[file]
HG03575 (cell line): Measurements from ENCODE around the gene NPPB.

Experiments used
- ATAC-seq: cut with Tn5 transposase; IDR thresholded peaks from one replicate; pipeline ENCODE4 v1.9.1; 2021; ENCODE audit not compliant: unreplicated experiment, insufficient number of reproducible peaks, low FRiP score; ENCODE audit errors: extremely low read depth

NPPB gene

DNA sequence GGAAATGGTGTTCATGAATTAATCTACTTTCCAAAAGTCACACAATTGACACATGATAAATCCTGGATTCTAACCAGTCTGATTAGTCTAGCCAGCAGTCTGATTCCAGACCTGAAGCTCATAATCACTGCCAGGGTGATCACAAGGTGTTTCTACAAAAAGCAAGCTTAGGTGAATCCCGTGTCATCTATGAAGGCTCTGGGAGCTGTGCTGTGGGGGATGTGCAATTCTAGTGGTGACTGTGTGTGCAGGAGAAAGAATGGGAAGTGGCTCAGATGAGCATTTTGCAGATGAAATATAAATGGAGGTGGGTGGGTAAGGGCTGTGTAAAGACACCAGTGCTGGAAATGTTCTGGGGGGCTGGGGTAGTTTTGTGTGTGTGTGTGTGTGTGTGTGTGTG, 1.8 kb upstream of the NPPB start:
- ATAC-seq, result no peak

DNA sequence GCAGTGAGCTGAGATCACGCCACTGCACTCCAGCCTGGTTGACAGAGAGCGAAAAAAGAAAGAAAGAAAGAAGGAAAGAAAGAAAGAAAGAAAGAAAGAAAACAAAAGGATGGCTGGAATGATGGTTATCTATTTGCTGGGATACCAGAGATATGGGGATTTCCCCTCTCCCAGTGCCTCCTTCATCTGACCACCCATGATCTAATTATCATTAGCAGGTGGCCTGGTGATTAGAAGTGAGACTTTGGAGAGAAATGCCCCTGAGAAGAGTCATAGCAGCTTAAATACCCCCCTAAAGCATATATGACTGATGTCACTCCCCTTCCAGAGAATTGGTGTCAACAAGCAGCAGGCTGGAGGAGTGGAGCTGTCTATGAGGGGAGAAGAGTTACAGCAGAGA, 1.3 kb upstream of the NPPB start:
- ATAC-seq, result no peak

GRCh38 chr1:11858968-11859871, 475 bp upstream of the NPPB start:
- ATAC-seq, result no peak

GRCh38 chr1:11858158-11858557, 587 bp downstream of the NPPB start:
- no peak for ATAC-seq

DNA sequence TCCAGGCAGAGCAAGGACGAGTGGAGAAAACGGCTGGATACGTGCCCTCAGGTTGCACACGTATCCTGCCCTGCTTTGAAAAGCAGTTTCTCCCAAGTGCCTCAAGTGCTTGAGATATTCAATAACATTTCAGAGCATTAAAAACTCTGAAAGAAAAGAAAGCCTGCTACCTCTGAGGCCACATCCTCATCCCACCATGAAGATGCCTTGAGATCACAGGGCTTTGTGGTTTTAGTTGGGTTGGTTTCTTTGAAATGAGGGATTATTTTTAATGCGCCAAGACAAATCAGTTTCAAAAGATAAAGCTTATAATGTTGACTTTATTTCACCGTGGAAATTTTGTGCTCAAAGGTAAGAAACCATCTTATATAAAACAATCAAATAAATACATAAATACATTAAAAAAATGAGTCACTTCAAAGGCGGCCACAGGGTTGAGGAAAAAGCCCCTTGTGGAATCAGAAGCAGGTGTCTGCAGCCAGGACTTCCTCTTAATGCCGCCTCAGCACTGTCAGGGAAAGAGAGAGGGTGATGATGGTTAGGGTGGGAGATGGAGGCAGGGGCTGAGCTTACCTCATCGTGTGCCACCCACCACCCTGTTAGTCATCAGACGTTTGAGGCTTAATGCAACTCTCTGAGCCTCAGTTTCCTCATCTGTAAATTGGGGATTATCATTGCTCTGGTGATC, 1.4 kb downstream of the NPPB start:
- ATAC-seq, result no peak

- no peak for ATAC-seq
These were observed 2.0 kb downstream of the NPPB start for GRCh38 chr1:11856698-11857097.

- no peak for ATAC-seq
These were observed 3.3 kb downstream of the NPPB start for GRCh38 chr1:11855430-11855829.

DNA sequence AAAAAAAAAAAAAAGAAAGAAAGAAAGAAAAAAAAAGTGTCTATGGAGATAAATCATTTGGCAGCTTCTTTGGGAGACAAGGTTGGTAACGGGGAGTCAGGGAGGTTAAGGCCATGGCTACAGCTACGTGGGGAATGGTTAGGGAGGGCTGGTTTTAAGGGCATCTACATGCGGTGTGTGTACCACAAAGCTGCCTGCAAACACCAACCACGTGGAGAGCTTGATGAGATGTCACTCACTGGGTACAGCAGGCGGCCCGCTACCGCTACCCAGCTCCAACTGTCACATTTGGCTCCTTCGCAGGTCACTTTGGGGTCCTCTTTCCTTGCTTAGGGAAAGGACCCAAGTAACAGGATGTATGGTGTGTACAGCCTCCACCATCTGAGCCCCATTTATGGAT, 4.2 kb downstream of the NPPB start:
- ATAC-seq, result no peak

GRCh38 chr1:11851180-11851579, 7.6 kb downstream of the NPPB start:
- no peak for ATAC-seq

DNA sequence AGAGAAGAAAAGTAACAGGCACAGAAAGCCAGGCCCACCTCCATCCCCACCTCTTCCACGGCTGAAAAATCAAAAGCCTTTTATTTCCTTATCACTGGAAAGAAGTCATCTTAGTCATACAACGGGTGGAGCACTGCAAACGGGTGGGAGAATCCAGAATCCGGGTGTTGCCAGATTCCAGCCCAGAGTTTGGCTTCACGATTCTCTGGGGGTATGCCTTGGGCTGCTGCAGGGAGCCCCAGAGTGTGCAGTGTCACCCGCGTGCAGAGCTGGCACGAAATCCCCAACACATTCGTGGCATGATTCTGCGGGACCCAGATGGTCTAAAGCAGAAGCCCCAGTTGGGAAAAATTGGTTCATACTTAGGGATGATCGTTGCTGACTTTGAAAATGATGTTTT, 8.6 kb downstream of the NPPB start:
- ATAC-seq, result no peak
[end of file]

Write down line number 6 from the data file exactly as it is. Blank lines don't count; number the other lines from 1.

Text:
- ATAC-seq, result no peak